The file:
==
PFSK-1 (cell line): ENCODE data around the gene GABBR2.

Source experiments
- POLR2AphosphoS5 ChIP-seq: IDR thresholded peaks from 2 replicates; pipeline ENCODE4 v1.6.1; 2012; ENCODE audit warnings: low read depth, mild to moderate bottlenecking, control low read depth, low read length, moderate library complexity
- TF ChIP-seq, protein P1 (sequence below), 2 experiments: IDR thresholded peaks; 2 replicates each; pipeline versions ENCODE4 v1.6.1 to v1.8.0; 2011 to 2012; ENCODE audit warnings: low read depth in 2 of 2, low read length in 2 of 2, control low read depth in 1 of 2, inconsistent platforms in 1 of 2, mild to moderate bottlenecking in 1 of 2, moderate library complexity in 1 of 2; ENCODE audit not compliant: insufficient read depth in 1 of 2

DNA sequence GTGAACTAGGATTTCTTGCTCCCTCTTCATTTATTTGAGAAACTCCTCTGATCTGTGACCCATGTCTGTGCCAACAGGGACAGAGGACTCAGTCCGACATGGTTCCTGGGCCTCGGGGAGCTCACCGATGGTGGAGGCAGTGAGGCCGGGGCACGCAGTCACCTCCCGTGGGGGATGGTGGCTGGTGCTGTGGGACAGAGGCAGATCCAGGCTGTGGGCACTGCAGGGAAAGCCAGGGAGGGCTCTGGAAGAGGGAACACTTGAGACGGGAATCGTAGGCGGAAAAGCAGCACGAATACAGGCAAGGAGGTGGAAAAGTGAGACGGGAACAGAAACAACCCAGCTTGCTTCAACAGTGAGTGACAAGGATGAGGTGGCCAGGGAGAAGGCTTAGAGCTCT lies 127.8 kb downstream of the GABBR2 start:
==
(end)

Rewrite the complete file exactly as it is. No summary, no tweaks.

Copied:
PFSK-1 (cell line): ENCODE data around the gene GABBR2.

Source experiments
- POLR2AphosphoS5 ChIP-seq: IDR thresholded peaks from 2 replicates; pipeline ENCODE4 v1.6.1; 2012; ENCODE audit warnings: low read depth, mild to moderate bottlenecking, control low read depth, low read length, moderate library complexity
- TF ChIP-seq, protein P1 (sequence below), 2 experiments: IDR thresholded peaks; 2 replicates each; pipeline versions ENCODE4 v1.6.1 to v1.8.0; 2011 to 2012; ENCODE audit warnings: low read depth in 2 of 2, low read length in 2 of 2, control low read depth in 1 of 2, inconsistent platforms in 1 of 2, mild to moderate bottlenecking in 1 of 2, moderate library complexity in 1 of 2; ENCODE audit not compliant: insufficient read depth in 1 of 2

DNA sequence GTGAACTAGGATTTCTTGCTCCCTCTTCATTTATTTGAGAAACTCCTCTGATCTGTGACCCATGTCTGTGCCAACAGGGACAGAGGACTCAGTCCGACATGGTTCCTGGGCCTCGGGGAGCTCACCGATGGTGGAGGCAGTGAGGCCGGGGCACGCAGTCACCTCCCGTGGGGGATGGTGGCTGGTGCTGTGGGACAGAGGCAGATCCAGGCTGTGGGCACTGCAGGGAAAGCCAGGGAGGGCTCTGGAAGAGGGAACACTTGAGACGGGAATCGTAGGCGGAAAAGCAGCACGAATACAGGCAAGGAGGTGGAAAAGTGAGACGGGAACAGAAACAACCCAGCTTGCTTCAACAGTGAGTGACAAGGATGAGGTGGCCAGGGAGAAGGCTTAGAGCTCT lies 127.8 kb downstream of the GABBR2 start: